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Sleep is a vital part of maintaining good health. If you have sleep apnea or another sleep disorder, you will struggle to recover from an illness or infection, have more difficulty encoding memories, and will suffer from fatigue, stress, and irritability. Sleep apnea is also linked to your heart health.
What is Sleep Apnea?
If you or a loved one snores is can be annoying to anyone around you. However, if you stop breathing from time to time throughout the night this is a sign of sleep apnea, and it’s much more than an annoyance. This condition is caused by an over-relaxation of the muscles in the throat. During sleep, these muscles relax so much that they will actually block the airway, and stop your breathing. This wakes you up repeatedly through the night for a few seconds so your body can tighten the throat muscles and restart breathing. You could wake up multiple times an hour, and you’re not able to get the rest you need or spend adequate time in deep sleep.
Detecting Sleep Apnea
You may not be aware that you have sleep apnea, and your partner will likely be the one to notice that you’ve stopped snoring or breathing multiple times in the night. Sleep apnea is more common than you think, and roughly 1 in 5 adults has sleep apnea. Watch for the signs of sleep apnea, such as fatigue, headaches, forgetfulness, and extreme drowsiness when completing more demanding tasks such as driving. If you’ve woken up taking a very large breath, or wake up feeling anxious or panicking, you probably have sleep apnea.
If you’re not sure if you have sleep apnea, you need to test your sleep patterns, and determine whether you have mild, moderate, or severe sleep apnea. Mild sleep apnea is characterized by 5 to 10 episodes of a blocked airway per hour. Mild sleep apnea is between 15 to 30 episodes per hour, and severe sleep apnea affects your breathing more than 30 times each hour! If you have loud, regular snoring, with deep and even breathes, you don’t have sleep apnea.
Cardiovascular Disease and Sleep Apnea
When you stop breathing during the night, you risk cardiovascular problems that could become life-threatening. Sleep apnea has been linked to high blood pressure, arrhythmia, stroke, and even heart failure. Dr. Donna K. Arnett, dean and professor of epidemiology at the University of Kentucky College of Public Health says that “the evidence is very strong for the relationship between sleep apnea and hypertension and cardiovascular disease generally, so people really need to know that.”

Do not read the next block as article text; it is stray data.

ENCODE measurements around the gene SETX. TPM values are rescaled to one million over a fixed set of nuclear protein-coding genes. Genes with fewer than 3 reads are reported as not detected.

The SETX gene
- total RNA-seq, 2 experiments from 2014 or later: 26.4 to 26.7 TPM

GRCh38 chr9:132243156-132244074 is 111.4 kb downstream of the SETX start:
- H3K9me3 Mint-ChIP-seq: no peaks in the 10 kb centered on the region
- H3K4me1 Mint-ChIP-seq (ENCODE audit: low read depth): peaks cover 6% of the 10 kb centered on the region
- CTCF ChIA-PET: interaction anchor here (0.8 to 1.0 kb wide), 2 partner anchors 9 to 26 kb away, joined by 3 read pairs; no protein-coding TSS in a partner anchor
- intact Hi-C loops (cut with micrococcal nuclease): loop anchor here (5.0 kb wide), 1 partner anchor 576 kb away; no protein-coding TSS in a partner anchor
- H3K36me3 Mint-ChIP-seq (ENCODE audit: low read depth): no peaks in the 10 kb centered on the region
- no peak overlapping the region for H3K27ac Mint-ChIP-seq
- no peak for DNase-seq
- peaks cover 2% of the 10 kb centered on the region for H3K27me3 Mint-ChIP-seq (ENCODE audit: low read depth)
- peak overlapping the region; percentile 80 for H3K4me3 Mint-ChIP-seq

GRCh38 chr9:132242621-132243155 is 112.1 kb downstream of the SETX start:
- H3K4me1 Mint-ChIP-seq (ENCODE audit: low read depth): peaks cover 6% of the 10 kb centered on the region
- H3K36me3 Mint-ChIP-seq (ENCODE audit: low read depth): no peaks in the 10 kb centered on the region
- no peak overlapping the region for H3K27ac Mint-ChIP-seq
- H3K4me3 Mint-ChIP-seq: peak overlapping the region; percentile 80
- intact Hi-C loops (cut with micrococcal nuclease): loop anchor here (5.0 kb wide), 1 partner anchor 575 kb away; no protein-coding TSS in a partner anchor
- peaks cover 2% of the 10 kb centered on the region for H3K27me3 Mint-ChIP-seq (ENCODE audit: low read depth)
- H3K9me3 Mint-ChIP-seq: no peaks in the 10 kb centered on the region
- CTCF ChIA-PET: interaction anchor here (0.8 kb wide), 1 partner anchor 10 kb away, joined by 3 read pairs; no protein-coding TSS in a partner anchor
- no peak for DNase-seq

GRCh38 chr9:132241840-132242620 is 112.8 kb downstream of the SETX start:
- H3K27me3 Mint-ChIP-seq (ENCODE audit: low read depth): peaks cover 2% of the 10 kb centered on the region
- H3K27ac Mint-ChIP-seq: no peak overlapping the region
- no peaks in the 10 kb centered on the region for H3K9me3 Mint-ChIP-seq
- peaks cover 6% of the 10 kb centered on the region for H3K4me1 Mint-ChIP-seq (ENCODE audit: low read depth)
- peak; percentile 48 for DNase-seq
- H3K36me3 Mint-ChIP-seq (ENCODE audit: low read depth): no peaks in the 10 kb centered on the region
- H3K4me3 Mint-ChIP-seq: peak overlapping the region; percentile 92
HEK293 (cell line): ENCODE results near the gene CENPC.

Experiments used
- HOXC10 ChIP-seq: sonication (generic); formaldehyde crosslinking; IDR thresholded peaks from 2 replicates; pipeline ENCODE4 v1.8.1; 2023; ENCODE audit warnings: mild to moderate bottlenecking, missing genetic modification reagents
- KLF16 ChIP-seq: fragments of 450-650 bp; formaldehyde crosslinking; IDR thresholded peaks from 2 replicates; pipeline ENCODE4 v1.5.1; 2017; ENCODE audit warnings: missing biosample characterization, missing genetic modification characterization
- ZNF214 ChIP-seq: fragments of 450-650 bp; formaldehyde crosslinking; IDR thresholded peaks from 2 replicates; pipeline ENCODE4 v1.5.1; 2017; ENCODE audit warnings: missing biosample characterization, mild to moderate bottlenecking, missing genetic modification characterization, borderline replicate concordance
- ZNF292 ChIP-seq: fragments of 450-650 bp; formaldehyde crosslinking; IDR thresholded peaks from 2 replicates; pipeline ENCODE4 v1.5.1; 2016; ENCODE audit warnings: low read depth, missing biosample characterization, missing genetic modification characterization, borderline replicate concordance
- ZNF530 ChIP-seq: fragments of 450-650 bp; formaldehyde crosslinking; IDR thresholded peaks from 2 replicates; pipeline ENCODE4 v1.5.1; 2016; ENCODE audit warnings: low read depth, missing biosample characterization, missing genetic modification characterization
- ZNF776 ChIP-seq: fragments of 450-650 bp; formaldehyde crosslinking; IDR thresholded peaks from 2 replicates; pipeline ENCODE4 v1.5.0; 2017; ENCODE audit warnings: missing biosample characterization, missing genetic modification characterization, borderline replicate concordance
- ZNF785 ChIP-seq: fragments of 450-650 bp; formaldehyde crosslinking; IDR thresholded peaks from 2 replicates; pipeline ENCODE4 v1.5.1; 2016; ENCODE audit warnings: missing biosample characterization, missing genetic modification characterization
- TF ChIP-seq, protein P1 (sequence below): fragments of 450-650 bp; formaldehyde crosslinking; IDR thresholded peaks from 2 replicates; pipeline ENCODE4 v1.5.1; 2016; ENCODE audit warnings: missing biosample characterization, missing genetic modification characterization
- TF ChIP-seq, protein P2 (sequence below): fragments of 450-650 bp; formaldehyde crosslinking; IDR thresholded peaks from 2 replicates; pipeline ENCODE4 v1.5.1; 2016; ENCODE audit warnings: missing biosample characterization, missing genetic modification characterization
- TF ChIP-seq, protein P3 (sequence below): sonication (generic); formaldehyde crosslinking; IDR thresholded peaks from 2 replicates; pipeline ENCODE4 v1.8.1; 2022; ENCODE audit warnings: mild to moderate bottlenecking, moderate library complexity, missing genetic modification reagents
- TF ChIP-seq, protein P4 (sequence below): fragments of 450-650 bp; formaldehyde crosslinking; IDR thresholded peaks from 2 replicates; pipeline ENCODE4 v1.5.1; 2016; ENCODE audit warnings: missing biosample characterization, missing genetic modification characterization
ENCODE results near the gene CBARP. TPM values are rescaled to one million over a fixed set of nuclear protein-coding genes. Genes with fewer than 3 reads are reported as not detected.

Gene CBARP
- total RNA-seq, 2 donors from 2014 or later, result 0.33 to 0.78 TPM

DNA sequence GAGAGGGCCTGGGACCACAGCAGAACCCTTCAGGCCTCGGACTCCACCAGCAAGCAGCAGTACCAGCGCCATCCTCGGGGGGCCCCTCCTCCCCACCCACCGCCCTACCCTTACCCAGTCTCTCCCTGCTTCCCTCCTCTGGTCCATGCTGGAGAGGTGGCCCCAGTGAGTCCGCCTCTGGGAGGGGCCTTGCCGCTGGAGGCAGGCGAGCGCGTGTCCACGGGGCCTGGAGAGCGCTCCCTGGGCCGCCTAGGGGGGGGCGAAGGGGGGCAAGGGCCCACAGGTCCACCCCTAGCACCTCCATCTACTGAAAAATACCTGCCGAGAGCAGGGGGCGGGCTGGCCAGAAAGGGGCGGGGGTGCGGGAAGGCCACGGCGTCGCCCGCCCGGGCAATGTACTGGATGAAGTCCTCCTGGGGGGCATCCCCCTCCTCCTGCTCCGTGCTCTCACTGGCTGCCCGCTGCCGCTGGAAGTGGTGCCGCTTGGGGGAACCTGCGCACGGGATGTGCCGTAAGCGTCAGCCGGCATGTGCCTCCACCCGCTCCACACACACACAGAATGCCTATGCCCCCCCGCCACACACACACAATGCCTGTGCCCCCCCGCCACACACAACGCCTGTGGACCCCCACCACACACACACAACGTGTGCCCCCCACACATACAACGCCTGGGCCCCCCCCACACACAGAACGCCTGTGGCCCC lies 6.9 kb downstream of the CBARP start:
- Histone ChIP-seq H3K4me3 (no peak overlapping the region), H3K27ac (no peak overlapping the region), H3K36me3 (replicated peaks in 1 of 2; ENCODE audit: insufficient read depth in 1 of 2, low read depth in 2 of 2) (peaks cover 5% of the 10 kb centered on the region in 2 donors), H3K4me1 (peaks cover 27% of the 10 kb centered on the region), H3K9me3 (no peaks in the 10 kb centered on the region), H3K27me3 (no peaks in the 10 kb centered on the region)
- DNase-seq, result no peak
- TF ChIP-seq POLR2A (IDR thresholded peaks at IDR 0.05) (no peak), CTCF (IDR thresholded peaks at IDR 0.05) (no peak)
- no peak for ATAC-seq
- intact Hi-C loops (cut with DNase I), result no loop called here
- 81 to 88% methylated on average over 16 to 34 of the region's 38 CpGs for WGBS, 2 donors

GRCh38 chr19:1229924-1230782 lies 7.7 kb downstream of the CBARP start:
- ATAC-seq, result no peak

Treating Sleep Apnea
Treat sleep apnea to protect your heart health, enjoy your day full of energy, and let your partner sleep uninterrupted. The most effective treatment for sleep apnea is a continuous positive airway pressure (CPAP) machine that keeps a mild flow of air moving through your lungs to keep the airway open. You’ll wear a sleep mask over your mouth during the night, and connect the mask to your CPAP. With your airway open, you can breathe easily throughout the night, avoid waking up repeatedly, and wake up feeling refreshed. You won’t snore during the night, and you’ll be able to regulate your blood pressure and protect your heart health.
Getting a Good Night’s Sleep
If you’re worried about your hearth health, and know you’re not sleeping enough, visit us at Sound Sleep Medical to find out how you can get a good night’s sleep. We’ll help you find the right CPAP machine for your sleep apnea, and make sure you’re getting the rest you need.
Along with treating sleep apnea, you can try some of these tips to getting a good night’s sleep.
- Avoid using your phone in bed, and remove the TV from your room. The blue light from these devises reduces the natural production of melatonin, and you’ll have trouble falling asleep.
- Stay active, and make sure you’ve had some physical activity during the day.
- Don’t drink caffeine or alcohol before bed, since both these substances will interfere with sleep.
- Have a hot cup of tea, read a book, or do some deep breathing exercises before bed to help you relax and fall asleep easily.
For more tips on sleeping, and to treat your sleep apnea, visit us today at Sound Sleep Medical.